"We're primarily an HP shop, and we had contracts on all those servers, which were from different generations, so if you lose a motherboard from one model, they'd overnight it and it was a big pain," Shipley says. "So we said, 'Look, we've got to get away from this. Virtualization is ready for prime time, and we need to get out of this traditional game.'"
Today, what Supplies Network has built in its data center is about as far from traditional as it gets. Rather than deploying Ethernet and Fibre Channel switches, the company turned to I/O Director from Xsigo, which sits on top of a rack of servers and directs traffic. All of the servers in that rack are plugged into the box, which dynamically establishes connectivity to all other data center resources. Unlike other data center fabrics, I/O Director offers InfiniBand, an open standards-based switched fabric communications link that provides high-performance computing.
"On all your servers you get rid of all those cables and Ethernet and Fibre switches and connect with one InfiniBand cable or two, for redundancy, which is what we did," says Shipley. The cables are plugged into I/O Director. "You say 'On servers one through 10, I want to connect all of those to this external Fibre Channel storage' and it creates a virtual Fibre Channel storage network. So in reality, this is all running across InfiniBand, but the server ... thinks it's still connecting via Fibre Channel."
The configuration means they now only have two cables instead of several, "and we have a ton of bandwidth."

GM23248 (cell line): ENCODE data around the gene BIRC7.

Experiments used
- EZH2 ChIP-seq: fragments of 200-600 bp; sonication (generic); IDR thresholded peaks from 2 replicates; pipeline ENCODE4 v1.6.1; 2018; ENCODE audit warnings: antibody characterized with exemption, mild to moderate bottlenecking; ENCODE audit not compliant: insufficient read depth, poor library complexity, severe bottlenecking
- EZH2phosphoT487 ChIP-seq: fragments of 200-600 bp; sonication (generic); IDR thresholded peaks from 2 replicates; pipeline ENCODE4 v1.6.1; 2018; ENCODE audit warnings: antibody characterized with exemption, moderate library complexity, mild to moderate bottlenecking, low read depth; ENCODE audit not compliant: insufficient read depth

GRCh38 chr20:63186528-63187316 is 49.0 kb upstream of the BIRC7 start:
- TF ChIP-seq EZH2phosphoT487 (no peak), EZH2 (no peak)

Supplies Network is fully virtualized, and has seen its data center shrink from about 20 racks to about four, Shipley says. Power consumption and cooling have also been reduced.
Shipley says he likes that InfiniBand has been used in the supercomputer world for a decade, and is low-cost and open, whereas other vendors "are so invested in Ethernet, they don't want to see InfiniBand win." Today, I/O Director runs at 56 gigabits per second, compared with the fastest Ethernet connection, which is 10 gigabits per second, he says.
In terms of cost, Shipley says a single port 10-gigabit Ethernet card is probably around $600, and an Ethernet switch port is needed on the other side, which runs approximately $1,000 per port. "So for each Ethernet connection, you're looking at $1,600 for each one." A 40-gigabit, single-port InfiniBand adapter is probably about $450 to $500, he says, and a 36-port InfiniBand switch box is $6,000, which works out to $167 per port.
Shipley says the company has now gotten rid of all of its core Ethernet switches in favor of InfiniBand.
"I was afraid at first because ... I didn't know much about InfiniBand," he acknowledges, and most enterprise architectures run on Fibre Channel and Ethernet. "We brought [I/O Director] out here and did a bake-off with Cisco's [Unified Data Center]. It whooped their butt. It was way less cost, way faster, it was simple and easy to use and Xsigo's support has been fabulous," he says.
Previously, big database jobs would take 12 hours, Shipley says. Since the deployment of I/O Director, those same jobs run in less than three hours. Migrating a virtual machine from one host to another now takes seconds, as opposed to minutes, he says.
He says he was initially concerned that because Xsigo is a much smaller vendor, it might not be around over the long term. But, says Shipley, "we found out VMware uses these guys."
"What Xsigo is saying is, instead of having to use Ethernet and Fibre Channel, you can take all those out and put [their product] in and it creates a fabric," explains Bob Laliberte, senior analyst at Enterprise Strategy Group. "They're right, but when you're talking about data center networking and data center fabrics, Xsigo is helping to create two tiers. But the Junipers and Ciscos and Brocades are trying to create that flat fabric."
InfiniBand is a great protocol, Laliberte adds, but cautions that it's not necessarily becoming more widely used. "It's still primarily in the realm of supercomputing sites that need ultra-fast computing."
Esther Shein is a freelance writer and editor. She can be reached at firstname.lastname@example.org.
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